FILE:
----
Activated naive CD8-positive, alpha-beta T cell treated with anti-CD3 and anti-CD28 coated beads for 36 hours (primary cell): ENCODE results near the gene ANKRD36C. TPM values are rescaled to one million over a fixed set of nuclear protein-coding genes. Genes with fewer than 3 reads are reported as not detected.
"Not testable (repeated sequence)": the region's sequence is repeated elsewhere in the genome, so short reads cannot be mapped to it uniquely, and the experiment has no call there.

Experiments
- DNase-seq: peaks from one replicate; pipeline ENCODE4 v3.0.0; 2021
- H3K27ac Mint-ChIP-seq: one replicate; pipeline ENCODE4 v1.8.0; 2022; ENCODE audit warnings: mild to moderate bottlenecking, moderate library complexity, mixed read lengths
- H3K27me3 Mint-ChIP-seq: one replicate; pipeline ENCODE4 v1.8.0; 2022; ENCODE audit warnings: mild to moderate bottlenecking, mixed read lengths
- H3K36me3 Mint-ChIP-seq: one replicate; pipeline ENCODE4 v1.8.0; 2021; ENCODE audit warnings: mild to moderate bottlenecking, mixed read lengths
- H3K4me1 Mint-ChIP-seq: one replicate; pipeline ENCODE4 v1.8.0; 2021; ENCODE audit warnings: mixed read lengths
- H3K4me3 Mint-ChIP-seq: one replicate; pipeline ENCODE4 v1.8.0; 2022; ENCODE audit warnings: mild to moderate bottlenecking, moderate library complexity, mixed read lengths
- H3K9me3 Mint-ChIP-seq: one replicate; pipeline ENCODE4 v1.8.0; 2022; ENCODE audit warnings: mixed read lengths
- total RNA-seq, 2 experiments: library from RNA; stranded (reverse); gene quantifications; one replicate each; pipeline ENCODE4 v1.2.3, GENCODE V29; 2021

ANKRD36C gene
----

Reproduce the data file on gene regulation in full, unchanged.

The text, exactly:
Activated naive CD8-positive, alpha-beta T cell treated with anti-CD3 and anti-CD28 coated beads for 36 hours (primary cell): ENCODE results near the gene ANKRD36C. TPM values are rescaled to one million over a fixed set of nuclear protein-coding genes. Genes with fewer than 3 reads are reported as not detected.
"Not testable (repeated sequence)": the region's sequence is repeated elsewhere in the genome, so short reads cannot be mapped to it uniquely, and the experiment has no call there.

Experiments
- DNase-seq: peaks from one replicate; pipeline ENCODE4 v3.0.0; 2021
- H3K27ac Mint-ChIP-seq: one replicate; pipeline ENCODE4 v1.8.0; 2022; ENCODE audit warnings: mild to moderate bottlenecking, moderate library complexity, mixed read lengths
- H3K27me3 Mint-ChIP-seq: one replicate; pipeline ENCODE4 v1.8.0; 2022; ENCODE audit warnings: mild to moderate bottlenecking, mixed read lengths
- H3K36me3 Mint-ChIP-seq: one replicate; pipeline ENCODE4 v1.8.0; 2021; ENCODE audit warnings: mild to moderate bottlenecking, mixed read lengths
- H3K4me1 Mint-ChIP-seq: one replicate; pipeline ENCODE4 v1.8.0; 2021; ENCODE audit warnings: mixed read lengths
- H3K4me3 Mint-ChIP-seq: one replicate; pipeline ENCODE4 v1.8.0; 2022; ENCODE audit warnings: mild to moderate bottlenecking, moderate library complexity, mixed read lengths
- H3K9me3 Mint-ChIP-seq: one replicate; pipeline ENCODE4 v1.8.0; 2022; ENCODE audit warnings: mixed read lengths
- total RNA-seq, 2 experiments: library from RNA; stranded (reverse); gene quantifications; one replicate each; pipeline ENCODE4 v1.2.3, GENCODE V29; 2021

ANKRD36C gene